Improving breast cancer care through a regional quality collaborative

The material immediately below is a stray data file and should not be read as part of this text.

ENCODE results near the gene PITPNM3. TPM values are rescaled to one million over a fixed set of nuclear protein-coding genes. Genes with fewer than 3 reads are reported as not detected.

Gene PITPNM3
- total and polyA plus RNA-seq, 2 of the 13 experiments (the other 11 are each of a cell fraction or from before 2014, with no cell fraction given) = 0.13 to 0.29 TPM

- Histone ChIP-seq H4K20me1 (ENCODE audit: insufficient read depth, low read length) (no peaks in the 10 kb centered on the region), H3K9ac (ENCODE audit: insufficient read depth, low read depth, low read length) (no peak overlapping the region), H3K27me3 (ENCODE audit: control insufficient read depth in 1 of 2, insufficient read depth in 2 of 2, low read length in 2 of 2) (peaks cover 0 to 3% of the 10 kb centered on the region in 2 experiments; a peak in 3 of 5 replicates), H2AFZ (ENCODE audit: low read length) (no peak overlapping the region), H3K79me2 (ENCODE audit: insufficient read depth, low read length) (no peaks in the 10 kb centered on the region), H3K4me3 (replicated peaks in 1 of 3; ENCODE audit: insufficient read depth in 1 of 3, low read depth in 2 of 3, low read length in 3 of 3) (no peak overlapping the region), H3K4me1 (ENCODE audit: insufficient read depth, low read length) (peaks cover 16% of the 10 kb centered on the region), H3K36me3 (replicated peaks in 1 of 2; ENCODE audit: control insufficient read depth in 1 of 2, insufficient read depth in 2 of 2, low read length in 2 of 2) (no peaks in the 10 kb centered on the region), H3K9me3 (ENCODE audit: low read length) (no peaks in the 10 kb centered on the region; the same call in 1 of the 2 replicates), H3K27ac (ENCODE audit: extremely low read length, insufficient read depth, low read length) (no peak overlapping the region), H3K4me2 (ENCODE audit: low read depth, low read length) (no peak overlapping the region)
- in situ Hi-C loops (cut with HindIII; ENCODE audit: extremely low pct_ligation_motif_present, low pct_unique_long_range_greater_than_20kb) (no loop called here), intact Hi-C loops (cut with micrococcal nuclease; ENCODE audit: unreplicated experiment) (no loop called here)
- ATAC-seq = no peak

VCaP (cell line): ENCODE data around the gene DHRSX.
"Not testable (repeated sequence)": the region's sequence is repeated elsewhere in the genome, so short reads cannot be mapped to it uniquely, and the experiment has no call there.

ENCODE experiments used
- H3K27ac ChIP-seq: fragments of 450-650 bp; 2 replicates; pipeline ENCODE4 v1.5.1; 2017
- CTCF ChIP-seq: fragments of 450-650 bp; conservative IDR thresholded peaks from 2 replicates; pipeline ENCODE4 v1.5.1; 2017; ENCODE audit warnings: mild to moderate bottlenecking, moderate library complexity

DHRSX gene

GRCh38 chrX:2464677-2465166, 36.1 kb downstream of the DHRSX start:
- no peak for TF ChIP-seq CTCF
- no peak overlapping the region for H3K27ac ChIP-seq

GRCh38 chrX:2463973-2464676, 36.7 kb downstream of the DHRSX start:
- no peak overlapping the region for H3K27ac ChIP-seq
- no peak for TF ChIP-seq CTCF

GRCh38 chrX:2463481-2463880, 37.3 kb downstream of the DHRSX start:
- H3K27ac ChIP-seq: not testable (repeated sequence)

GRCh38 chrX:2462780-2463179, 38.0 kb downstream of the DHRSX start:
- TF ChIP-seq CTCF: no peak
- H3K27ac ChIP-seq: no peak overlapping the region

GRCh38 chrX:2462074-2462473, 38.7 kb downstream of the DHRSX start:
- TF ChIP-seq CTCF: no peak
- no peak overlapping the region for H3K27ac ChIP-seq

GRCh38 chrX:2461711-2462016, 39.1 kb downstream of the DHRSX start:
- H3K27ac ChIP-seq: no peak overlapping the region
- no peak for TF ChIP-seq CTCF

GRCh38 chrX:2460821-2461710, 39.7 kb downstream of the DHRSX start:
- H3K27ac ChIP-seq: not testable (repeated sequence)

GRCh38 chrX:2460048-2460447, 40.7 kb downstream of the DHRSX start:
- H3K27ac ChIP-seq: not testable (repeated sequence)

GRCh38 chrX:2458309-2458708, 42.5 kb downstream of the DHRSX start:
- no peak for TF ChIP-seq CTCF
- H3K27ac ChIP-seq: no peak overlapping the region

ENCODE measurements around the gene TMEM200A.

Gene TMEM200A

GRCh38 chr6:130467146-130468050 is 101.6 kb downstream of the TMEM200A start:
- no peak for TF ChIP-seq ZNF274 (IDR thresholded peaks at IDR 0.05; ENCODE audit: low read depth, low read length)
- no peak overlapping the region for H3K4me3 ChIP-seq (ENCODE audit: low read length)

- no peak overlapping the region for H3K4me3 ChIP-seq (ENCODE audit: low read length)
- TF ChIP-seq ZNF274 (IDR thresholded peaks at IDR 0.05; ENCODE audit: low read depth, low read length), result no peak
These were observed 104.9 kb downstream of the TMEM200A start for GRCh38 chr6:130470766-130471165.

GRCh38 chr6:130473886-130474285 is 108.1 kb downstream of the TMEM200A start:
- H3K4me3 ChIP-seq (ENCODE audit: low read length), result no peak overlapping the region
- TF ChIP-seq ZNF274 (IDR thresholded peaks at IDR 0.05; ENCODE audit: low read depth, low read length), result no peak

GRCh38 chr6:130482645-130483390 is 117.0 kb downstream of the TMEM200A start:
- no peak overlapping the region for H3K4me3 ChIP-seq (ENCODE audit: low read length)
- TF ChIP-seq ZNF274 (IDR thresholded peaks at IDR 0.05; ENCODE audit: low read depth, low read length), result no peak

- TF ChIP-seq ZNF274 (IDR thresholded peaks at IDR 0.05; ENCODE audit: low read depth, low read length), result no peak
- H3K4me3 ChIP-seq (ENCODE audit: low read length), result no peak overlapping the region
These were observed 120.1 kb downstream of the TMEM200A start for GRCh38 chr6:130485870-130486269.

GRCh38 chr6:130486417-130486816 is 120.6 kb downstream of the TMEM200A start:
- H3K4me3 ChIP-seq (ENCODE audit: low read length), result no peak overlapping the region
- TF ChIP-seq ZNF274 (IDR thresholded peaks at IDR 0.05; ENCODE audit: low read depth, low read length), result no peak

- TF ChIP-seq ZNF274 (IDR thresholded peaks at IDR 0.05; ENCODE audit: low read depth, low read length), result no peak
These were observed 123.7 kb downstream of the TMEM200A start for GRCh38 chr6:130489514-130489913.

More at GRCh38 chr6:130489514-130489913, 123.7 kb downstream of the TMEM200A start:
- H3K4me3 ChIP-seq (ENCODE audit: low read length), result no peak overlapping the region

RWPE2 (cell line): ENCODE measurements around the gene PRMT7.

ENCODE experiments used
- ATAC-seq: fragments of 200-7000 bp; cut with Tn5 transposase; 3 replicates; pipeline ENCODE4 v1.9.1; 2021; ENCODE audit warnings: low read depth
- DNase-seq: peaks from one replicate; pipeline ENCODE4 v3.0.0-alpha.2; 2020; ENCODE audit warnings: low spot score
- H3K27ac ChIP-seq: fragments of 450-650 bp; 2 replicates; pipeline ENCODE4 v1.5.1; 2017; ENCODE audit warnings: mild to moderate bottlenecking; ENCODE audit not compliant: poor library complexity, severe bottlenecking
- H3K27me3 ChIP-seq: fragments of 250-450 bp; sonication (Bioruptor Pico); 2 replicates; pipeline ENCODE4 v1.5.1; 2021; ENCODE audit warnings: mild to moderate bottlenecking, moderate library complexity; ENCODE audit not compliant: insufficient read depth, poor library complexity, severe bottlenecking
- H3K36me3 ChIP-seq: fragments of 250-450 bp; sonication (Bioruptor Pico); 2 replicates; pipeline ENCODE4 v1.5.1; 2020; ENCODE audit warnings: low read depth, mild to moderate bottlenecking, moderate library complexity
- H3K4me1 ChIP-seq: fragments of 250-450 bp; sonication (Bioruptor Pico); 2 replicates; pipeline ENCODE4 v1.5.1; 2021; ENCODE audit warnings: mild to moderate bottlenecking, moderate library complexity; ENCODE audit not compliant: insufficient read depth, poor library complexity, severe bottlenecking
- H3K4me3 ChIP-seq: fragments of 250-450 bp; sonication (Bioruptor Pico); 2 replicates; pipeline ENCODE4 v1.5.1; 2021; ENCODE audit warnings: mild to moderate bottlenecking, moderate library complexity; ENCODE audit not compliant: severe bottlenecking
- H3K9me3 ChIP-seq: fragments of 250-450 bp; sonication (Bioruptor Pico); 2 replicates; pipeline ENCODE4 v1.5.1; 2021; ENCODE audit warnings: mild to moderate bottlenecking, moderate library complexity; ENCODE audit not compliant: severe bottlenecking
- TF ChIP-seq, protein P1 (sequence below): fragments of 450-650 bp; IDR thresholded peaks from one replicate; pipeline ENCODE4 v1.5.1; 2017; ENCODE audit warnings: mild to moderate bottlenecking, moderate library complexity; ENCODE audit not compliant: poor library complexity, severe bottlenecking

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<ul><li><p>Improving breast cana regional quality co</p><p>, Jane, M</p><p>provtes aality</p><p>ithin a regional breast cancer quality collaborative.</p><p>IMPROVcenterDespitmentsthereEfforts</p><p>n theout-stitu-</p><p>ensivetionalandSM),ualityThis</p><p>g andre at</p><p>Accepte</p><p>ReprintMichigaAnn Arb0039-6060/$ - see front matter 2011doi:10.1Methods. Established in 2006, the Michigan Breast Oncology Quality Initiative (MiBOQI) consists of18 hospitals collecting data on breast cancer care using the National Comprehensive Cancer CentersNetwork (NCCN) Oncology Outcomes Database Project platform to analyze and compare breast cancerpractices and outcomes amongst member institutions. Institutional review board approval is obtained ateach site. Data are submitted electronically to the NCCN and analyzed for concordance with practiceguidelines. Aggregate and blinded data are shared with project directors and institutions at collaborativemeetings, and ongoing practice patterns are observed for change. We analyzed variation in breast biopsytechnique for initial cancer diagnosis over time and between institutions. Diagnostic biopsies werecategorized as core needle, surgical excisional, surgical incisional, and other surgical biopsy.Results. Procedural data for 8,066 patients treated for breast cancer between November 1, 2006 andDecember 31, 2009 were analyzed. The mean patient age was 59.5 years (range, 25.490.0 years).Within MiBOQI, 21% of patients underwent surgical biopsy for initial diagnosis. The percentage ofpatients undergoing surgical biopsy ranged from 8% to 37%, and the majority of surgical biopsies wereclassified as excisional biopsies. Patients with ductal carcinoma in situ were more likely to undergosurgical biopsy compared to those with invasive cancer (30.4% vs 17.8%; P &lt; .001). There was noassociation between biopsy type and patient age, race, or comorbidity. Data on biopsy technique wereshared with site project directors and a target surgical biopsy rate of </p></li><li><p>QI p</p><p>ion cr</p><p>s withtypes</p><p>is witew etionbreae panom</p><p>o evosise noays bed su</p><p>ion c</p><p>ion wion w</p><p>reatmQI</p><p>Surgery636 Breslin et alTable I. Inclusion and exclusion criteria for MiBO</p><p>Inclus</p><p>1. Newly diagnosed female breast cancer patientCommittee on Cancerdefined histologicnipple, and other)</p><p>2. Age 18 years or older at the time of diagnos3. Patients must have been diagnosed with the n</p><p>date of presentation to the MiBOQI institu4. Patients receive some or all of their primary</p><p>chemotherapy, or hormonal therapy) at th5. Patients with a history of an invasive nonmela</p><p>one of the following:a. Previous breast cancer episodes: There is ndiagnosed at least 90 days before the diagn</p><p>b. Prior nonbreast cancer episodes: There arpresently and were diagnosed at least 90 dor with distant metastases, which were treatbeen no recurrence for at least 5 years</p><p>Exclus</p><p>1. Patients who present to the MiBOQI institut2. Patients who present to the MiBOQI institut</p><p>diagnosed within 90 days of each other3. Patients receiving all primary breast cancer t4. Patients presenting to the participating MiBO</p><p>transplantation or radiation therapyProject to the community setting. The foundationof the program is a network-based data collection,reporting, and analytic system that is designed todescribe patterns of care, monitor concordancewith NCCN guidelines, and evaluate outcomes. Inorder to promote not only quality monitoring butquality improvement, the program includes afeedback process whereby participating institu-tions, physicians, and guideline developmentpanels can compare data across the network andbetween institutions.</p><p>The NCCN Breast Cancer Outcomes ProjectDatabase contains more than 300 data elementsincluding data on drug/biologic and diagnosticsuse and trends; specific treatment indications andsequencing; toxicity and reasons for discontinuation;complications and medical events; progression-freeand overall survival; comparative effectiveness andresource consumption; andpayor-specific data. Anal-yses of this dataset have led to multiple publicationsdescribing patterns of surgical and adjuvant therapyfor breast cancer1-4 and informed studies evaluatingquality measurement.5,6</p><p>The diagnostic period is the patients first con-tact with breast cancer care providers and institu-tions. Timely and accurate diagnostic evaluationrequires close collaboration between surgeons,</p><p>MiBOQI, Michigan Breast Oncology Quality Initiative; NCCN, National Comprearticipation</p><p>iteria</p><p>histology consistent with at least 1 of the American Joint(carcinoma not otherwise specified, ductal, lobular,</p><p>h primary breast cancerpisode of breast cancer no more than 180 days before the</p><p>st cancer treatment (cancer-directed surgery,rticipating institutionatous cancer diagnosis are eligible if the history includes</p><p>idence of distant metastases or recurrence and wereof the current breast cancer episodedistant metastases and there is no evidence of diseaseefore the diagnosis of the current breast cancer episode;ccessfully resulting in a complete response and there has</p><p>riteria</p><p>ith or are diagnosed with cancer recurrenceith breast sarcoma or with simultaneous cancers</p><p>ent outside of the participating MiBOQI institutioninstitution and receiving only bone marrow</p><p>October 2011radiologists, and primary care providers. With lowcomplication rates and a long latency between di-agnostic procedures and outcomes such as survivaland local recurrence, quality measurement inbreast cancer diagnosis relies on process measures.One process measure that has received extensiveattention recently is diagnostic breast biopsy tech-nique. Core needle biopsy is preferred over opensurgical biopsy for diagnosing breast cancer, andThe National Accreditation Program for BreastCenters and the American Society of Breast Sur-geons require reporting of core needle biopsyrates for program participation.7,8 Previous studiesexamining trends in diagnostic breast biopsy indi-cate that core needle biopsy may be underused.9</p><p>As a quality measure, diagnostic biopsy is measur-able and potentially amenable to change throughprovider education and feedback. We present ini-tial results from our analysis of institutional varia-tion in diagnostic breast biopsy technique withina regional breast cancer quality collaborative.</p><p>METHODS</p><p>Established in 2006,MiBOQI is a voluntary groupof hospitals andprivate practices that collect data onbreast cancer care using the NCCN Oncology Out-comes Database Project. Institutional review board</p><p>hensive Cancer Centers Network.</p></li><li><p>breast cancer at MiBOQI institutions betweenNovember 1, 2006 and December 31, 2009 wereincluded in this analysis. Patient and tumor char-acteristics are summarized in Table II. The meanpatient age was 59.5 years (range, 25.490.0 years).Twenty percent of patients had ductal carcinomain situ (DCIS), and 80% were diagnosed with inva-sive breast cancer.</p><p>Over the 3-year study period, 21% of patientsunderwent surgical biopsy for initial diagnosis.The percentage of patients at each of the 14institutions undergoing surgical biopsy rangedfrom 8% to 37% (Fig 1, A), and the majority of sur-gical biopsies were classified as excisional biopsies(Fig 1, B). Over time, there was a statistically signif-icant (P &lt; .0001) decrease in the percentage of pa-tients undergoing surgical biopsy across theMiBOQI collaborative (Fig 2). Although therewas a net decrease in surgical biopsy use at 11 cen-ters, there was actually an increase at 3 centers.</p><p>Surgical biopsy use was significantly associatedwith a diagnosis of DCIS compared with invasivecancer (30.4% vs 17.8%; P &lt; .001), and this findingwas fairly consistent across the collaborative. Pa-</p><p>Surgery Breslin et al 637approval is obtained at each site. There are 42 acutecare (nonpsychiatric, nonrehabilitation) hospitalsor programs with sufficient breast cancer volumefor MiBOQI participation, and 18 centers currentlyparticipate. Data from the 14 participating hospitalswith sufficient patient numbers were analyzed forthis project. Each site designates a project directorand a research associate. Initially, potential partici-pating centers were invited to participate in Mi-BOQI by the coordinating center (UMCCC). As theprogram has matured, interested centers with suffi-cient case volume (100 breast cancer cases/year)may now apply for participation.</p><p>Funding for MiBOQI is provided by Blue CrossBlue Shield of Michigan (BCBSM), which covers80% of the recommended full-time equivalentsalary for data collection and submission. Partici-pating sites are responsible for the remaining datacollection costs, travel to meetings, and projectdirector and administrative expenses. Data aresubmitted electronically to the NCCN and ana-lyzed for concordance with practice guidelines.Data are abstracted from clinical charts 4 monthsafter patient presentation and are available imme-diately to individual centers; however, an analysisof treatment-specific information requires addi-tional measurement time for events to occur (180days for chemotherapy and 270 days for hormoneand radiotherapy). Center-specific benchmarkeddata are provided to project directors on a quar-terly basis. Aggregate and blinded data are sharedwith project directors and institutions at regularcollaborative meetings 3 times per year, and ongo-ing practice patterns are observed for change.</p><p>Criteria for inclusion in MiBOQI and the NCCNBreast Outcome Database are summarized in TableI. Only patients with at least 90 days of follow-upwere included in this analysis in order to capturethe diagnostic and surgical period. Data from 4 siteswere not included because they had recently joinedthe collaborative and had low case numbers.</p><p>We analyzed breast biopsy technique for initialcancer diagnosis over time and between institu-tions. Diagnostic biopsies were categorized as coreneedle, surgical excisional, surgical incisional, andother surgical biopsy. The other surgical biopsycategory included nipple or breast skin biopsies,fine needle biopsy, and axillary lymph node biopsy.The procedure resulting in the most advanceddiagnosis is designated as the diagnostic proce-dure. Chi-squared analysis was used to comparecategorical data. General linear modeling was usedto test group means. To confirm accuracy, all</p><p>Volume 150, Number 4surgical biopsy cases from a single institutionwere reviewed via direct chart review to confirmcoding and to understand indications for surgicalbiopsy.</p><p>RESULTS</p><p>Procedural data for 8,066 patients treated for</p><p>Table II. Patient and tumor characteristics</p><p>Characteristic N (%)</p><p>Age (years)</p></li><li><p>Surgery638 Breslin et alundergo surgical biopsy. There was no associationbetween biopsy type and patient age, race, or pa-tient medical comorbidity. Between 5% and 47%of surgical biopsies were performed before presen-tation at MiBOQI institutions.</p><p>Review of all surgical biopsy cases (n = 232) at asingle participating institution revealed that 47%of the surgical biopsies were performed at refer-ring institutions before presenting to the MiBOQIsite for care. Of the surgical biopsies performed atthat institution, 56% were performed because themammographic or sonographic abnormality wasnot amenable to image-guided core biopsy becauseof lesion size, location, or patient body habitus.The reasons for the remainder of the surgical biop-sies are summarized in Table III. Interestingly, 11%of the surgical biopsies (of the 123 performed at</p><p>Fig 1. (A) Surgical biopsy use across the MiBOQI collab-orative. (B) Breakdown of surgical biopsy type byinstitution.the MiBOQI institution) represented cases ofDCIS diagnosed on core needle biopsy where inva-sive carcinoma was identified on surgical pathologyfrom the definitive surgical resection.</p><p>Specific interventions and changes in processesof care were left to the project directors andparticipating centers. Examples of the strategiesused included group education at hospital medicalstaff meetings, direct provider feedback to individ-ual surgeons with data on surgical vs core biopsyuse, and education aimed at primary care pro-viders referring patients for biopsy. Future inter-ventions will include ongoing project directorfeedback at the institution level and primarycare and surgeon-targeted education sessions onbreast diagnosis at the Michigan State MedicalSociety annual meeting.</p><p>DISCUSSION</p><p>In this report, we describe institutional variationand a temporal shift in diagnostic breast biopsypractices at member institutions of a state widebreast cancer quality collaborative. This model canbe used to collect, analyze, and disseminate surgi-cal breast care quality data to organizations and</p><p>10,11</p><p>Fig 2. Use of surgical biopsy in the Michigan Breast On-cology Quality Initiative collaboration.</p><p>October 2011treating physicians in the community setting.In addition, these data can be used to describe pat-terns of care, monitor changes in practice, and setquality standards.</p><p>We chose to measure core needle biopsy ratesbecause several member institutions were inter-ested in using these data for breast program accred-itation. Core needle biopsy is accurate andrecognized by many as the preferred approach fordiagnosing breast cancer.12 Advantages of this ap-proach compared with surgical biopsy include im-proved multidisciplinary treatment planning,superior breast symmetry and cosmesis, and less fre-quent need for surgical margin re-excision.13,14 Arecent report from Gutwein et al15 describes the po-tential for substantial cost containment with</p></li><li><p>l bio</p><p>UA</p><p>D</p><p>S</p><p>O</p><p>rimar</p><p>Surgery Breslin et al 639increased core needle biopsy use. We show that,over time, the use of surgical biopsy decreased andthe use of core needle biopsy for breast cancer diag-nosis increased.</p><p>With high-quality mammographic screening,the incidence of nonpalpable compared to palpa-ble breast cancers has increased. The majority ofthese screening detected lesions, and manypalpation-detected abnormalities are amenable tocore needle biopsy.16,17 However, there are severalreasonable indications for performing surgical bi-opsy. These indications include atypical or otherhigh-risk lesions diagnosed with core needle bi-opsy, small breast size, obesity, unfavorable lesionlocation close to skin, chest wall, or breast implant.Some patients may decline core needle biopsy be-cause of anxiety, difficulty tolerating the prone po-sition required for stereotactically guided biopsies,or personal preference. Small suspicious palpable</p><p>Table III. Results from chart review of 232 surgica</p><p>Biopsy location No. Percent</p><p>Referring institution 109/232 47%MiBOQI institution 123/232 53%Single institutionaudit results</p><p>68/123 56%17/123 14%</p><p>14/123 11%</p><p>13/123 10%</p><p>11/123 9%</p><p>*Other includes patient preference, diagnosis via fine needle biopsy of pattempt.MiBOQI, Michigan Breast Oncology Quality Initiative.</p><p>Volume 150, Number 4but radiographically occult lesions may be most ap-propriately diagnosed with surgical biopsy to avoida nondiagnostic biopsy.</p><p>We found that half of the surgical biopsiesreviewed from 1 participating center in this cohortwere performed before presentation to a MiBOQIinstitution. While practice pat...</p></li></ul>